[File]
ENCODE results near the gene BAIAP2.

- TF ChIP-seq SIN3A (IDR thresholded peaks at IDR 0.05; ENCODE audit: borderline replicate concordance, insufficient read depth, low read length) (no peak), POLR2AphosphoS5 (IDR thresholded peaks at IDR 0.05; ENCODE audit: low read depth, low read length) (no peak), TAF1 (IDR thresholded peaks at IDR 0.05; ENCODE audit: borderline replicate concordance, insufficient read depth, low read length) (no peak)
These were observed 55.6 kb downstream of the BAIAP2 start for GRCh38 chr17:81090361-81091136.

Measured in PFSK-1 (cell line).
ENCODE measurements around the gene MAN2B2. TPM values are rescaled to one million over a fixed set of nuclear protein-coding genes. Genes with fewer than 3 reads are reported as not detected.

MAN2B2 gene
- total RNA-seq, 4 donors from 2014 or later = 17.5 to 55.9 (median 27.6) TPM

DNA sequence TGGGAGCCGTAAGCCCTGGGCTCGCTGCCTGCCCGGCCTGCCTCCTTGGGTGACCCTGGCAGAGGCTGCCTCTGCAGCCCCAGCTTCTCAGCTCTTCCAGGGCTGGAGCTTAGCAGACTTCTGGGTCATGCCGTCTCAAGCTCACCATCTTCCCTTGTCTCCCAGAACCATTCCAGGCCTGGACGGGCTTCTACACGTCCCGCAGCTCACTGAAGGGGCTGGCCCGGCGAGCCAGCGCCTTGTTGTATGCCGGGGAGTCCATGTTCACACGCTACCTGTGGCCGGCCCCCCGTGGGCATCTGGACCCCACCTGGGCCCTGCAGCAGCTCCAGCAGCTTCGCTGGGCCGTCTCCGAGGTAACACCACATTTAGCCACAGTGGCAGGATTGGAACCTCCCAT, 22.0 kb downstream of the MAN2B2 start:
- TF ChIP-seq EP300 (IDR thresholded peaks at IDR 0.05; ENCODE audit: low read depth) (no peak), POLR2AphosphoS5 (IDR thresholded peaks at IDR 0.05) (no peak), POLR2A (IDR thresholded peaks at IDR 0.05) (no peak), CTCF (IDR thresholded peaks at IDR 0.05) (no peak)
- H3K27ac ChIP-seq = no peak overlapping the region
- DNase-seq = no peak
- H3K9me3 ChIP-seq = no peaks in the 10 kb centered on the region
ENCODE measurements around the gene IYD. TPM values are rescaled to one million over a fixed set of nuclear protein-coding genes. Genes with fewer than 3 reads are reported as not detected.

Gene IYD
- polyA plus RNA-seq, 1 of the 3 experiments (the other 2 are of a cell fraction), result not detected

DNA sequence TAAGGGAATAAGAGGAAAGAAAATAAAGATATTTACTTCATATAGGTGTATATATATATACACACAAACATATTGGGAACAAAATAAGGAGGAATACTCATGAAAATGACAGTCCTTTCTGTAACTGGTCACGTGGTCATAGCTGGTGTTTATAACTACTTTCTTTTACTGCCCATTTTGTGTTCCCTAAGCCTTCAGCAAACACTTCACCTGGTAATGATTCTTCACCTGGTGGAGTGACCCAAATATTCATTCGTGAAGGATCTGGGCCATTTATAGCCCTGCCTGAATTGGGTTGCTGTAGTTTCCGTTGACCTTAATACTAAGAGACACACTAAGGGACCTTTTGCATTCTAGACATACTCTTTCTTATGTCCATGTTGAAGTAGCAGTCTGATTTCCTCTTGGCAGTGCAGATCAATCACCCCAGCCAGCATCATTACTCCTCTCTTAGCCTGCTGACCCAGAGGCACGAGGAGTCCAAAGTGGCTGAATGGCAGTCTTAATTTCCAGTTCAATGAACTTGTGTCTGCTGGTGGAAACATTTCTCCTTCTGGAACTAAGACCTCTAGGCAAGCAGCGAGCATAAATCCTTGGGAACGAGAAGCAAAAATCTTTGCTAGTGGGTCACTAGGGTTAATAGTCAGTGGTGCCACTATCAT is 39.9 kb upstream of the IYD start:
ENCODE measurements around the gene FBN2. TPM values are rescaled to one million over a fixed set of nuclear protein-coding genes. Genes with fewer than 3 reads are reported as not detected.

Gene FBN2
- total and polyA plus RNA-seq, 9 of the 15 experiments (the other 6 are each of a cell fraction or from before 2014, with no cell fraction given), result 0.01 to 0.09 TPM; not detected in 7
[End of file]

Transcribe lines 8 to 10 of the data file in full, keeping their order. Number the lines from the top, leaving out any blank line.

DNA sequence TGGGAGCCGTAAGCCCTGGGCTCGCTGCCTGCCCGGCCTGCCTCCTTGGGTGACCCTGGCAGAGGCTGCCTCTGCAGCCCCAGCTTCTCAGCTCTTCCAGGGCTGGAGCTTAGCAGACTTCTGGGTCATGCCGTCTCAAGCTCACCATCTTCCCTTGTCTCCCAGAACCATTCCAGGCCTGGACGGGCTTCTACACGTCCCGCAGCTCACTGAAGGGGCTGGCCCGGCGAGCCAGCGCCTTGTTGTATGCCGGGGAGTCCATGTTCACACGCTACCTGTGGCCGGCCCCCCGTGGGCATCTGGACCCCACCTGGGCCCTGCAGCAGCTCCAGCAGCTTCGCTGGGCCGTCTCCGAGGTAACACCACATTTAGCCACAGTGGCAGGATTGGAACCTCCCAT, 22.0 kb downstream of the MAN2B2 start:
- TF ChIP-seq EP300 (IDR thresholded peaks at IDR 0.05; ENCODE audit: low read depth) (no peak), POLR2AphosphoS5 (IDR thresholded peaks at IDR 0.05) (no peak), POLR2A (IDR thresholded peaks at IDR 0.05) (no peak), CTCF (IDR thresholded peaks at IDR 0.05) (no peak)
- H3K27ac ChIP-seq = no peak overlapping the region